Hometown: Spokane, WA
Undergraduate: Brown University
(photo: Chatter Creek, Woodinville WA)
My favorite aspect of our department is the diverse and cutting edge research. I look forward to Fridays every week because of research reports, when I get to hear about the brilliant research my peers are doing. It keeps me up-to-date on different areas of the field and often sparks ideas for my own research. I feel motivated to add to the discovery that goes on in this department.
Current research: I am interested in how organisms maintain robustness, or the ability to develop the same despite genetic and environmental perturbations; I hope to find a molecular marker for organismal robustness to enable us to test whether naturally robust individuals and naturally non-robust individuals differ in the inheritance of traits.
Hometown: Shoreline, WA
Undergraduate: Carleton College
Master’s: Cambridge University
(photo: Alpental, Snoqualmie Pass)
My favorite aspects of the Department of Genome Sciences include the accessible faculty, engaged graduate students, diversity of research areas, wonderful facilities, and amazing opportunities for collaboration. In addition, as an MD-PhD student I enjoy great access to medical resources. I love Seattle for its mild weather, bike-friendly ethos, and close proximity to to the great outdoors. Seattle is small enough not to overwhelm but large enough to excite, and I’m taking full advantage of the awesome food and drink scene here, among other things.
Current research: Understanding fundamental mutational properties of human genomes using next-generation sequencing data.
Undergraduate: University of Maryland
(photo: Mt. Baker, with fellow GS grads Billy Edelman and Aaron McKenna)
I chose UW Genomes Sciences because it is the best place in the world for human genetic variation research. Our department is strong because of the students we recruit, the faculty, the training we receive, and the NIH support. Publications are a priority, but the majority of first authors on papers that come out of this department are graduate students. We are extremely multidisciplinary and collaborative on so many levels, and we have diverse groups of people from different walks of life working and solving problems together.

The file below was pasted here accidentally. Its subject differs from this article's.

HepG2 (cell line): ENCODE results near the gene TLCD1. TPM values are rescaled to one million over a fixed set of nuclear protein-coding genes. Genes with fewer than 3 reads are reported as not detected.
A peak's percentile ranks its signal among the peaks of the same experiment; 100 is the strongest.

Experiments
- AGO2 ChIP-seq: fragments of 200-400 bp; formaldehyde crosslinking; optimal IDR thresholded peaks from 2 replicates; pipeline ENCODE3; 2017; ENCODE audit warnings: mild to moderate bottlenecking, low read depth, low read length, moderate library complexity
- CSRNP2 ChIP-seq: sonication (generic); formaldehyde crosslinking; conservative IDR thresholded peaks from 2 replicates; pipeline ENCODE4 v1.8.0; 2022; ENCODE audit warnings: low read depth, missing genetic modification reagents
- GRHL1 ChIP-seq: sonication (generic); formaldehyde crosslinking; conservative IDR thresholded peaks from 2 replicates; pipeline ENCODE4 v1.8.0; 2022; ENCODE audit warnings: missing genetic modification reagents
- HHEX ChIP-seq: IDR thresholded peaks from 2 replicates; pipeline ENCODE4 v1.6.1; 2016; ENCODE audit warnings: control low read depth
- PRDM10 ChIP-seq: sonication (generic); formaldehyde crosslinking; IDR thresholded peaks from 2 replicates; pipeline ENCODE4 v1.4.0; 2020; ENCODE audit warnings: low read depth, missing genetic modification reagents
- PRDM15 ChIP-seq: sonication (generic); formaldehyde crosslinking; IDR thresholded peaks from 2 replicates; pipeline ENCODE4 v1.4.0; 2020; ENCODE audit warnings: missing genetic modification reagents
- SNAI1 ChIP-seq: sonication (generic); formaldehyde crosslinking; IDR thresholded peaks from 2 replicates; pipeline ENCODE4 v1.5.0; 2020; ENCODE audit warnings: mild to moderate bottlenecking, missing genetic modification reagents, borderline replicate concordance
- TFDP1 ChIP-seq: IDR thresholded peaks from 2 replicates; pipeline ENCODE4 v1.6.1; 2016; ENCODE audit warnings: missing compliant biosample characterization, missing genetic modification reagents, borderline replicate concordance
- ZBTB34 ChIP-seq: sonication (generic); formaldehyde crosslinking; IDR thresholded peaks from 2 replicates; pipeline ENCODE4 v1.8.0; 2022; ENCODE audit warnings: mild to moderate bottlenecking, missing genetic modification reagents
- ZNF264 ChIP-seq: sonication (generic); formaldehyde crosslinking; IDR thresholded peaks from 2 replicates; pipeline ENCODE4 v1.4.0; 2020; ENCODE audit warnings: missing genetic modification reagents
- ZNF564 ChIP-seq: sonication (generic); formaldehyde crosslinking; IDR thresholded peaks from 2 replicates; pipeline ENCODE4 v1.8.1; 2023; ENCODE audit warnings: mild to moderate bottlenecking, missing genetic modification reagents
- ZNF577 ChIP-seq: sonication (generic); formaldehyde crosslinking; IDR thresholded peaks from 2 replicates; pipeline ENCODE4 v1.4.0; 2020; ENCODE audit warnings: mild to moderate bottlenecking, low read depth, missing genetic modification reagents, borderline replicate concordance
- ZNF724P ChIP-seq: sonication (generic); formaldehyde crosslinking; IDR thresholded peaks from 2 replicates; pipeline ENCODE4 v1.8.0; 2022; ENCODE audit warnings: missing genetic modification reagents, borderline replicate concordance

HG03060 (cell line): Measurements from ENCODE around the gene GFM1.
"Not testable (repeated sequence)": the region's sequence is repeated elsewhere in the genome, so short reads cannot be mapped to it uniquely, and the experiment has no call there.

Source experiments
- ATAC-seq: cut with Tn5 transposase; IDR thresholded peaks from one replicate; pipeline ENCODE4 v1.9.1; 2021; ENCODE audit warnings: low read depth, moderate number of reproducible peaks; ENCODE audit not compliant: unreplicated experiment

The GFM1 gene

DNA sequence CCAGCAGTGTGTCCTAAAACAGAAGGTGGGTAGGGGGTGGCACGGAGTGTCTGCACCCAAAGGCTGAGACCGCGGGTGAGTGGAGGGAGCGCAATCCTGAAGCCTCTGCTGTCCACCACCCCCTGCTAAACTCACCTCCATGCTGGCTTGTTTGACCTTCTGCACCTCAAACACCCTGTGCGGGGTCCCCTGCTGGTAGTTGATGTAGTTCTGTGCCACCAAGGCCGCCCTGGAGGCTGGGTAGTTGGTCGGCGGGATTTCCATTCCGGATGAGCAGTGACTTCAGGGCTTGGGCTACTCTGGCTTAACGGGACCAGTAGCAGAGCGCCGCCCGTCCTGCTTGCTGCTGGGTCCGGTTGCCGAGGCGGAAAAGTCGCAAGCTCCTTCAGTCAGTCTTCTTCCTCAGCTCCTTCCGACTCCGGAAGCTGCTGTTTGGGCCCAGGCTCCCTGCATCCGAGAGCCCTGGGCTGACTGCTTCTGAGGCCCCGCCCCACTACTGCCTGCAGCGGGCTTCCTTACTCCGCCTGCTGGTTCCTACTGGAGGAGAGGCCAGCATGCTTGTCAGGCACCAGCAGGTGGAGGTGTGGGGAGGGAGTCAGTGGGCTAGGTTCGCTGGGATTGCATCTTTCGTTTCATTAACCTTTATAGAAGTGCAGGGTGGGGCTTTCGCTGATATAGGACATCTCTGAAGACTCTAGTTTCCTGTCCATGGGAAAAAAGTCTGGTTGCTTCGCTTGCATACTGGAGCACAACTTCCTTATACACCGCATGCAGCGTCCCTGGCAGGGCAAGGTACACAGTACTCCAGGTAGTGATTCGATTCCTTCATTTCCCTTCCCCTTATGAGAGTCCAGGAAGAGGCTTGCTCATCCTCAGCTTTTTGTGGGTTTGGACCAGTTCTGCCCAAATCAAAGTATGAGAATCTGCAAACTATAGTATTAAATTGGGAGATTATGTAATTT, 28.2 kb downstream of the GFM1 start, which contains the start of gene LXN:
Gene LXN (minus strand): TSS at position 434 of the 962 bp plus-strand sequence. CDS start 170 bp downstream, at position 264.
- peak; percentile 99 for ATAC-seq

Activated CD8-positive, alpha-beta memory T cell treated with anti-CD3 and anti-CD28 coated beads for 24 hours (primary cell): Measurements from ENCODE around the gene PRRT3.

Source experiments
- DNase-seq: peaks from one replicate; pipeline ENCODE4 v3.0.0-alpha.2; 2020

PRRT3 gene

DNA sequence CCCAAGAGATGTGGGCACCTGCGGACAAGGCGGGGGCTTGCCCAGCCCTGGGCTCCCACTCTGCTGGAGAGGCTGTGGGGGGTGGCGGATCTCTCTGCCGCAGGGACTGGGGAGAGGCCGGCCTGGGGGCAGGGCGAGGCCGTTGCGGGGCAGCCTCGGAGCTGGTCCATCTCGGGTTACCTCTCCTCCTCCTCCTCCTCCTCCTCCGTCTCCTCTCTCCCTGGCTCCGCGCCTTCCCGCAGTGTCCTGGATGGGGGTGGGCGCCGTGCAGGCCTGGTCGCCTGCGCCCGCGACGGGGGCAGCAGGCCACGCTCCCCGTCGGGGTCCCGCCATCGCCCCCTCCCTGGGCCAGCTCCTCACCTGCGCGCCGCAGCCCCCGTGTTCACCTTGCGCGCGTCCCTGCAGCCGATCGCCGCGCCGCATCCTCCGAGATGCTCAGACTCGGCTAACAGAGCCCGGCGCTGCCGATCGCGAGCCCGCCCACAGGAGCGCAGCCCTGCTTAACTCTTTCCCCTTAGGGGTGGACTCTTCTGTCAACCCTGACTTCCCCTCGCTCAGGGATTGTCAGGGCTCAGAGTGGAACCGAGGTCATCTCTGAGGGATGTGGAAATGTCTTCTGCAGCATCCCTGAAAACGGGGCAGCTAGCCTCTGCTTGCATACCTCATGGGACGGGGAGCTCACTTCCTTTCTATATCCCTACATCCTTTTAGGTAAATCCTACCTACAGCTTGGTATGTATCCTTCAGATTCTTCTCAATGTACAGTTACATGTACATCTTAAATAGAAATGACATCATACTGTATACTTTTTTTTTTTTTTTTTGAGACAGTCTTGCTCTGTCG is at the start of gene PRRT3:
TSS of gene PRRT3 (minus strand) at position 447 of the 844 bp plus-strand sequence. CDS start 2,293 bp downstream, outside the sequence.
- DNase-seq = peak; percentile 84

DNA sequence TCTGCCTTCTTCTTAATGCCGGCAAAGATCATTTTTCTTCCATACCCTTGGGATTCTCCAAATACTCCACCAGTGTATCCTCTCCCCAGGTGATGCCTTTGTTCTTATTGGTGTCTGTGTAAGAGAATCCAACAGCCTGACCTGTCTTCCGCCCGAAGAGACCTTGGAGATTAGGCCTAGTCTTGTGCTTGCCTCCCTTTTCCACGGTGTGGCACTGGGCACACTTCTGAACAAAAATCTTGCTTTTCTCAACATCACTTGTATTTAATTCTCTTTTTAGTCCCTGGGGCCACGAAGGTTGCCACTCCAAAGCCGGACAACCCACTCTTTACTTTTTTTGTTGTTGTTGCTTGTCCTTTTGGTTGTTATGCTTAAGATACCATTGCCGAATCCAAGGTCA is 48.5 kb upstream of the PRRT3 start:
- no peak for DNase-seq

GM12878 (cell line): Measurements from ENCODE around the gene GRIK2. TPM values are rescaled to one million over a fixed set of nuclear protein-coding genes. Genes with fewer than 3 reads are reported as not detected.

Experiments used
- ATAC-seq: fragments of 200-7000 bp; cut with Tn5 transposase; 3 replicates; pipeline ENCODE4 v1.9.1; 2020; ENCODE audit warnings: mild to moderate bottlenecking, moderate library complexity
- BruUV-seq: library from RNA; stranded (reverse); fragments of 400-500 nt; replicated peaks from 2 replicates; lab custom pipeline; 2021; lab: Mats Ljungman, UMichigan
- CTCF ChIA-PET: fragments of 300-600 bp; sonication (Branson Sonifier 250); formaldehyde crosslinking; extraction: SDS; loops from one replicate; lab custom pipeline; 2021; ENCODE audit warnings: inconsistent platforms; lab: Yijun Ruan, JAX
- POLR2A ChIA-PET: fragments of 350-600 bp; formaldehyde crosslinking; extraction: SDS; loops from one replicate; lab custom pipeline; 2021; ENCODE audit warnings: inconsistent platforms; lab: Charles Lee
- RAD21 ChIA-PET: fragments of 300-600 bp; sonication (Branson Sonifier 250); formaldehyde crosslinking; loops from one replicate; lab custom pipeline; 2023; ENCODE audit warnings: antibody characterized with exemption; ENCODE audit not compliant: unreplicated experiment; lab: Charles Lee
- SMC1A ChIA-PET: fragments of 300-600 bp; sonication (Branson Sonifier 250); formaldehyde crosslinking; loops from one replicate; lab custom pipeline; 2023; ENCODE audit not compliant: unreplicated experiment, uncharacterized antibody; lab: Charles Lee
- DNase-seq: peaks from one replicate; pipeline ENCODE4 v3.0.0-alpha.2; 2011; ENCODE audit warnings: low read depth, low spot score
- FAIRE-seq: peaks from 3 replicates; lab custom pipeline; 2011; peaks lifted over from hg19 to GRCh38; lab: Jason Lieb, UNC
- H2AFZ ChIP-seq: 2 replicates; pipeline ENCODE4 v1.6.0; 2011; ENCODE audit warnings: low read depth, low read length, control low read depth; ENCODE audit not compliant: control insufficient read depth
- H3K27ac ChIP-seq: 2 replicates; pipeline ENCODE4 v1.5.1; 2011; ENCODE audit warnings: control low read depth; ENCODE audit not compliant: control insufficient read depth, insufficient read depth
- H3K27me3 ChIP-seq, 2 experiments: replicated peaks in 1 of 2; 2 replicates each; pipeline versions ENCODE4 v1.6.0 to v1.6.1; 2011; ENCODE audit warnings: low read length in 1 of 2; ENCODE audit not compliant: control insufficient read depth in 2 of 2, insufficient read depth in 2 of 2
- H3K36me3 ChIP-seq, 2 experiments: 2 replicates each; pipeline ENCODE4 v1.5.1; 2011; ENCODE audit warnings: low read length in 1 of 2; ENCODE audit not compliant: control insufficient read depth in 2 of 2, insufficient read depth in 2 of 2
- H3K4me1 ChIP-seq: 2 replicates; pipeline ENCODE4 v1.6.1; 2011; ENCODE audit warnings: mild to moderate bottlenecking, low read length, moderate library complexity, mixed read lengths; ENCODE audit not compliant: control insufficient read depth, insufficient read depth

My favorite aspects of the department are the family atmosphere and its "student-centric" nature, as well as its location. Seattle has snowboarding, fishing, coffee, craft beer, seafood, and a great live music scene. Seattle is also populated with a high proportion of interesting people; intellectuals, artists, and athletes make a very healthy community of people as a whole. And coming from D.C., Seattle is a very safe city.
Current research: Blood typing using human genome sequence data.
Hometown: Portland, OR
Undergraduate: Stanford University
(photo: Seattle skyline from the Bainbridge Island ferry)
Genome Sciences is the perfect blend of everything I was looking for in a graduate department: it's collaborative, equally rooted in experimental and computational genetics, and the students are happy. The research is driven by cutting-edge technology, all of which we have access to and much of which we develop. Extensive collaboration within the department means that new ideas can move from tinkering to development incredibly quickly, and the lack of hierarchy means that students and faculty think and work directly together.
The department itself is driven by its graduate students, on a level I have not experienced elsewhere. So much effort and money is dedicated to training the graduate students not just to be good experimental and computational scientists, but good speakers, strong writers, and effective collaborators. The faculty really invest in their students, and I love hearing in Friday research reports how the students are running with that investment with bold and exciting projects. This investment also shows itself in graduate student happiness. I feel like the program trusts us to be good scientists, and that trust has built a really close community.